“Even information which is unarguably unclassified in isolation could help a potential adversary put together a more highly classified picture.”
Nuclear secrecy ‘totalitarian’
The Scottish Greens argued that the people of Scotland have a “fundamental right” to know the risks they face from hosting weapons of mass destruction on the Clyde. Suppressing information that may support arguments against nuclear weapons poses a “clear and present danger” politically, it warned.
“The extraordinary admission in this letter that the MoD and UK Government are actively concealing key pieces of information from the Scottish Government is outrageous, undemocratic and frankly dangerous,” said Green MSP, Mark Ruskell.
“The MoD is basically saying they won’t share this information because they are scared Scotland won’t like it and it might upset the US. You simply can’t get any more totalitarian than that and this should be challenged further.”
Ruskell added: “If they want to reassure people that there are no unnecessary added dangers, they should share the information urgently and transparently. If not they should pack up and ship out. Scotland doesn’t want nukes here and they know it.”
The nuclear researcher and campaigner who has been challenging the MoD’s refusal to release the nuclear safety reports is Peter Burt. UK citizens are allowed to know “virtually nothing” about the hazards of nuclear weapons despite paying billions of pounds for them, he said.
“We’re not allowed to know whether the Ministry of Defence’s safety watchdog thinks the nuclear weapons programme is complying with public protection arrangements, and Scottish Ministers are not trusted to know what is going on at the Navy’s nuclear bases in Scotland,” Burt told The Ferret.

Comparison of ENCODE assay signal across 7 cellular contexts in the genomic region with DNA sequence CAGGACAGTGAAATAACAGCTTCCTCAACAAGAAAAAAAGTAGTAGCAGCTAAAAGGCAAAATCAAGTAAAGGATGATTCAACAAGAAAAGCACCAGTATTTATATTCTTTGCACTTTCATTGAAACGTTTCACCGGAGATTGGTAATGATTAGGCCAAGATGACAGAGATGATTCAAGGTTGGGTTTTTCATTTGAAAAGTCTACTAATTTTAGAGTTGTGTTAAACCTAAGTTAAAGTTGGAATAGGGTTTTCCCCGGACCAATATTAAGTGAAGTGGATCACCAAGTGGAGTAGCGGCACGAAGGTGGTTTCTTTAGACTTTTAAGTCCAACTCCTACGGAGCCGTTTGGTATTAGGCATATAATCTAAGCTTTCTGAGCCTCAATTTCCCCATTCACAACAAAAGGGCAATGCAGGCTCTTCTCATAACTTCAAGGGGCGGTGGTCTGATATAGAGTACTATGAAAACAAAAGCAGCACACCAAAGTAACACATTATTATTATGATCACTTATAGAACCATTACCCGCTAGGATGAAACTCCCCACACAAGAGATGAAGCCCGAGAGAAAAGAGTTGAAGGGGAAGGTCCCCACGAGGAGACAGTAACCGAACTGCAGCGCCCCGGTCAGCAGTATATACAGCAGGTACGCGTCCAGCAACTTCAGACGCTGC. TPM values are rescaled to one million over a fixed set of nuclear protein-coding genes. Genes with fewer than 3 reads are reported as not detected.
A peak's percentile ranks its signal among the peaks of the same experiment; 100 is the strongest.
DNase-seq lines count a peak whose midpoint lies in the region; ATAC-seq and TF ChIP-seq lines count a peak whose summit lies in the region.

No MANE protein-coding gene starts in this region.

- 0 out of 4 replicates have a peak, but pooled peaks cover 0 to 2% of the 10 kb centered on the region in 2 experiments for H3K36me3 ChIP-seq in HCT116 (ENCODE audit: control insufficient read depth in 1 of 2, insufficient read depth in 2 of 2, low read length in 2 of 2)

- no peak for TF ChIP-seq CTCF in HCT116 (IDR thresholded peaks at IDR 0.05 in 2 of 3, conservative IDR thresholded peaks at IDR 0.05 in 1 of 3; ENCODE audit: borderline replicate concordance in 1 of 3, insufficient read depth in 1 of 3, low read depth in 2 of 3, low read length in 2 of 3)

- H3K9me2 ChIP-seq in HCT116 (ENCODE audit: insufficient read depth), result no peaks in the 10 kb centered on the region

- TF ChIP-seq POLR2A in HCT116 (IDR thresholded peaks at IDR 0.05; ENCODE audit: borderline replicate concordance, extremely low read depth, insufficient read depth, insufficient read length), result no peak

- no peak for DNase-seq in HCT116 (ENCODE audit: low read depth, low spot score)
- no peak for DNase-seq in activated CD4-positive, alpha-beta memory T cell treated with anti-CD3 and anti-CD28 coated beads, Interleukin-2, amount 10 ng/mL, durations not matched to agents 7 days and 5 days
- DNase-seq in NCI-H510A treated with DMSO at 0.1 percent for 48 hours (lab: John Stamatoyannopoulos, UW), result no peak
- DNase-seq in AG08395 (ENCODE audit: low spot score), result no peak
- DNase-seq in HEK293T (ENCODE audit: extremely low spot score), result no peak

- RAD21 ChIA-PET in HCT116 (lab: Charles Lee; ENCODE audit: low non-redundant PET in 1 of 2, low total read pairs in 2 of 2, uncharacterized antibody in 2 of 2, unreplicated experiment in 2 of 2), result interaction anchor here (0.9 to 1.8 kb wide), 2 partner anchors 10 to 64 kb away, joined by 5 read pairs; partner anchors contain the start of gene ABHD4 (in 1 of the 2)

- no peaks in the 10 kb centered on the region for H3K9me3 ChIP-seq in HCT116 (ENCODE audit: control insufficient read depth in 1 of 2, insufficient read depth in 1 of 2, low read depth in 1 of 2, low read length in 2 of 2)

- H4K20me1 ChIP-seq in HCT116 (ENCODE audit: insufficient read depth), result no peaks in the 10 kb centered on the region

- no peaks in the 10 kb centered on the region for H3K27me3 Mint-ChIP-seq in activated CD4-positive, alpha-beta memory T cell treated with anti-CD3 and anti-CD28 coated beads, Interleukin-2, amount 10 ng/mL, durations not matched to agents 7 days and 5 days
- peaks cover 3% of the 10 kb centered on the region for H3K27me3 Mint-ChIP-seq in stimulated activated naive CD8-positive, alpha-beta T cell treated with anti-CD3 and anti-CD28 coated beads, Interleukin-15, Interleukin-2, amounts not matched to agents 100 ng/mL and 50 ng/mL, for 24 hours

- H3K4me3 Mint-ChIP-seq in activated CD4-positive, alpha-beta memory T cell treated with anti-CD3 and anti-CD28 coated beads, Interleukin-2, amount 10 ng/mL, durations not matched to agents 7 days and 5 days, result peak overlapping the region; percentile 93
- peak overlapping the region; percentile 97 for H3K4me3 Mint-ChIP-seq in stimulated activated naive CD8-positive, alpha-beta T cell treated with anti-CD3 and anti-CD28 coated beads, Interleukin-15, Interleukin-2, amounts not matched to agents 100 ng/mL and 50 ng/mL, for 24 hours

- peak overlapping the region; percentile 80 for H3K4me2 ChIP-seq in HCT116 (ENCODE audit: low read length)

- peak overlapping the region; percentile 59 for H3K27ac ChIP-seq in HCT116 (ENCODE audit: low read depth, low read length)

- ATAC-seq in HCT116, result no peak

“It’s pretty clear that this has more to do with politics than security. While the US government regularly releases information about its nuclear weapons programme, the UK Government has decided to model its own nuclear policies on those of countries like Russia, China, and North Korea.”
Rob Forsyth, a former Royal Navy nuclear submarine commander who now campaigns against nuclear weapons, described the MoD’s justifications for secrecy as “totally unacceptable”.
He said: “The way to avoid any misinterpretation is to be honest and fully transparent over matters affecting public safety and our national defence. The notion that government should not allow public discussion is not conduct expected of a democracy.”
The Scottish Government reiterated its opposition to the possession of nuclear weapons and its support for world-wide nuclear disarmament.
“In order to retain the confidence of this government and the Scottish public, the Ministry of Defence should be open and transparent in its actions around the handling of nuclear materials in Scotland,” said a spokesperson.
The Ministry of Defence insisted that it had “robust safety measures” at nuclear sites and took safety incidents “incredibly seriously”. Nuclear programmes were “subject to regular independent scrutiny and reviews,” it said.
An MoD spokesperson told The Ferret: “The release of information on nuclear safety must strike a balance between recognising public interest in nuclear safety matters and protecting information about our nuclear systems.”
Letter from the Ministry of Defence
Memo from the defence secretary, Michael Fallon
Cover image thanks to Ministry of Defence.